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The identification of extracellular phospholipid vesicles as conveyors of cellular information has created excitement in the field of drug delivery. Biological therapeutics, including short interfering RNA and recombinant proteins, are prone to degradation, have limited ability to cross biological membranes, and may elicit immune responses. Therefore, delivery systems for such drugs are under intensive investigation. Exploiting extracellular vesicles as carriers for biological therapeutics is a promising strategy to overcome these issues and to achieve efficient delivery to the cytosol of target cells. Exosomes are a well studied class of extracellular vesicles known to carry proteins and nucleic acids, making them especially suitable for such strategies. However, the considerable complexity and the related high chance of off-target effects of these carriers are major barriers for translation to the clinic. Given that it is well possible that not all components of exosomes are required for their proper functioning, an alternative strategy would be to mimic these vesicles synthetically. By assembly of liposomes harboring only crucial components of natural exosomes, functional exosome mimetics may be created. The low complexity and use of well characterized components strongly increase the pharmaceutical acceptability of such systems. However, exosomal components that would be required for the assembly of functional exosome mimetics remain to be identified. This review provides insights into the composition and functional properties of exosomes, and focuses on components which could be used to enhance the drug delivery properties of exosome mimetics.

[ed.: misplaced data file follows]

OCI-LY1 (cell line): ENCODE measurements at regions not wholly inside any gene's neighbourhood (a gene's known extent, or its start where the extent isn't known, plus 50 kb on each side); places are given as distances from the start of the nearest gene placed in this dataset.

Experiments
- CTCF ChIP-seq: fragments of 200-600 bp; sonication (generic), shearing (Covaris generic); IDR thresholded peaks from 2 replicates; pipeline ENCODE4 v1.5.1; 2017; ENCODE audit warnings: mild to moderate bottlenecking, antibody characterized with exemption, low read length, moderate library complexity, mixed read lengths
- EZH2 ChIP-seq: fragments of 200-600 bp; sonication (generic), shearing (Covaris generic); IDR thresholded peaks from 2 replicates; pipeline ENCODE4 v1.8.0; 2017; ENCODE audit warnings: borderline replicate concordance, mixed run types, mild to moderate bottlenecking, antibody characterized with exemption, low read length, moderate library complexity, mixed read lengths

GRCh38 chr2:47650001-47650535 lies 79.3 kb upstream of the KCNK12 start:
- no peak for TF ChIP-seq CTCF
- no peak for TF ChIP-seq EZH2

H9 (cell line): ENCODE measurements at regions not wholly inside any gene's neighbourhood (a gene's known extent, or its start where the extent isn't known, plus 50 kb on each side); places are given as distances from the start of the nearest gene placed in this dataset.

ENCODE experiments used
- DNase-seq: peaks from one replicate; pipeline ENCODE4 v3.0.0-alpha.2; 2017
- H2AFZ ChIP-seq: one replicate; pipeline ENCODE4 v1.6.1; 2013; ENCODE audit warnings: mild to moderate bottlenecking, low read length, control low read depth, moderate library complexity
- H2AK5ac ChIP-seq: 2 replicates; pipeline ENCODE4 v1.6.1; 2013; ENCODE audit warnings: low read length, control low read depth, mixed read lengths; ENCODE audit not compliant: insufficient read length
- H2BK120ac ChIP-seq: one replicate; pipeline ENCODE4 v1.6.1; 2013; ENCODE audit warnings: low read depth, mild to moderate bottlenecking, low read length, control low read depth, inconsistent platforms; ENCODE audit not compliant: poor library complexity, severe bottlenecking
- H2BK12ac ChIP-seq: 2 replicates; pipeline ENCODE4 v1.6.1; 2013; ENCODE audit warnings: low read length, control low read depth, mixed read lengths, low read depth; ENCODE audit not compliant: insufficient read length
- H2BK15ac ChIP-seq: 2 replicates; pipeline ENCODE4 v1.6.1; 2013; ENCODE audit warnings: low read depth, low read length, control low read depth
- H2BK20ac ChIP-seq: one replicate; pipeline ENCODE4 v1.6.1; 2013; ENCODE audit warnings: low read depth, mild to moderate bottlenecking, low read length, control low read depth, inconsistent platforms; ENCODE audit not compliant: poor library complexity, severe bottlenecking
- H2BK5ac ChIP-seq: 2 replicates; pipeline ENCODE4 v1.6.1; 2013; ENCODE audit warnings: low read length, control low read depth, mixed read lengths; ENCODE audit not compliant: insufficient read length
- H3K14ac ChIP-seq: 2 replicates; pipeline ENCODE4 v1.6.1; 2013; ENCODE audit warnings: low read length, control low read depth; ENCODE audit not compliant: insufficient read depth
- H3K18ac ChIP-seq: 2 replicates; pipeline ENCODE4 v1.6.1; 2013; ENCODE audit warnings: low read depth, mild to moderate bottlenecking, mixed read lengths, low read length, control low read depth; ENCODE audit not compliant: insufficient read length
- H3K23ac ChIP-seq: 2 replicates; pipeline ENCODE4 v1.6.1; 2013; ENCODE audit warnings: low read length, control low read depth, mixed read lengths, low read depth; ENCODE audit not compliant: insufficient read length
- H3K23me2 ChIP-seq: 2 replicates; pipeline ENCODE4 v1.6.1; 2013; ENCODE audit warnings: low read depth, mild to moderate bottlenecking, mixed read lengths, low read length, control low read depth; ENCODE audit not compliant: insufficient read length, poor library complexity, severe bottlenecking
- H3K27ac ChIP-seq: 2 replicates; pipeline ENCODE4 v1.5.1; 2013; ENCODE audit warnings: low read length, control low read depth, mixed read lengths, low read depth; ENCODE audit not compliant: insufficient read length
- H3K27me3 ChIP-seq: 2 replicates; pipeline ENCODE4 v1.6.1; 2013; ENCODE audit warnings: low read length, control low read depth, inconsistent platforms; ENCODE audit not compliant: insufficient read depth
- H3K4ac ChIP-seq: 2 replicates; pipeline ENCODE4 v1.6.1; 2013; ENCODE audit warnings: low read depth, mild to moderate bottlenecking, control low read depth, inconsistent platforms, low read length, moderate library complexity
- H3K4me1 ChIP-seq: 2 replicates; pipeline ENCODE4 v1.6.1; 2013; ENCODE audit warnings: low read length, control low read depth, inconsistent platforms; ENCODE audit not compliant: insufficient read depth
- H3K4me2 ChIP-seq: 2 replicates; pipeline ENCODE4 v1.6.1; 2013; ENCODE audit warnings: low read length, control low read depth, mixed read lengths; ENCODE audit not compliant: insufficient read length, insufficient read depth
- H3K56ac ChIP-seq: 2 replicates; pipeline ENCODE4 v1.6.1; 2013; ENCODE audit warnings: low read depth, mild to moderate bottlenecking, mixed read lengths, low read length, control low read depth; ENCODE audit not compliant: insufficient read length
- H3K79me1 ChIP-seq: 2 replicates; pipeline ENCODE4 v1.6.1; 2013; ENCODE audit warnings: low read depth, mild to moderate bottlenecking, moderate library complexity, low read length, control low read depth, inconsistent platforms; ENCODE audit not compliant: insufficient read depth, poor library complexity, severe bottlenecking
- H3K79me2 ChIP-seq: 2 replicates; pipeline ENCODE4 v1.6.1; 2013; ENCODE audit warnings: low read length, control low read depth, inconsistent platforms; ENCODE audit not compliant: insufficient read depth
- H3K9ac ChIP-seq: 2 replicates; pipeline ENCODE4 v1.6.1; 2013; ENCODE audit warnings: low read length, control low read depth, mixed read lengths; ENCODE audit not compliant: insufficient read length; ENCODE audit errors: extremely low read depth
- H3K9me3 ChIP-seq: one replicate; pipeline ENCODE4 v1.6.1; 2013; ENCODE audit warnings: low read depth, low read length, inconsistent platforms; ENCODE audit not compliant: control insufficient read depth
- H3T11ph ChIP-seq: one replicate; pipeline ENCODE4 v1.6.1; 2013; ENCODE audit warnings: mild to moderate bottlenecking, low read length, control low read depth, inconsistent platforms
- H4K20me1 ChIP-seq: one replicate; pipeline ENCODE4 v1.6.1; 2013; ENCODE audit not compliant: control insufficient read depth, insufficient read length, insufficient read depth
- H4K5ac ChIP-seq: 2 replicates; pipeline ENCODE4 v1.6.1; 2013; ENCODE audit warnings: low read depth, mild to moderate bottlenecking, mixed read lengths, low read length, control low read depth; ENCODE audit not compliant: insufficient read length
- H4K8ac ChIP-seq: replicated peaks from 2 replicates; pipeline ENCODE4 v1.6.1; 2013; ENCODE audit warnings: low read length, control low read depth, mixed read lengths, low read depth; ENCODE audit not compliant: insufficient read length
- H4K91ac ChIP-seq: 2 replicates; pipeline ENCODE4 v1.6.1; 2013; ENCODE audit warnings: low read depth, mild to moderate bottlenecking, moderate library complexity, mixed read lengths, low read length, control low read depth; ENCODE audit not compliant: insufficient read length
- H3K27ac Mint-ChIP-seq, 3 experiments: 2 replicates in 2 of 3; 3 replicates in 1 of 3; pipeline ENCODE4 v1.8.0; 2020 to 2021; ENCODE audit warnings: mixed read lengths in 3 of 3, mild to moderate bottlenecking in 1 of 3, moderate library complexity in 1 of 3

Original publication

DOI

10.2147/IJN.S29661

Type

Journal article

Journal

Int J Nanomedicine

Publication Date

2012

Volume

7

Pages

1525 - 1541

Keywords

drug delivery systems, exosomes, extracellular vesicles, liposomes, Animals, Biomimetic Materials, Biotechnology, Cell Adhesion Molecules, Drug Carriers, Drug Delivery Systems, Exosomes, Humans, Liposomes, Membrane Lipids, Membrane Proteins, Nanomedicine, Nanotechnology, RNA, Small Interfering, Tetraspanins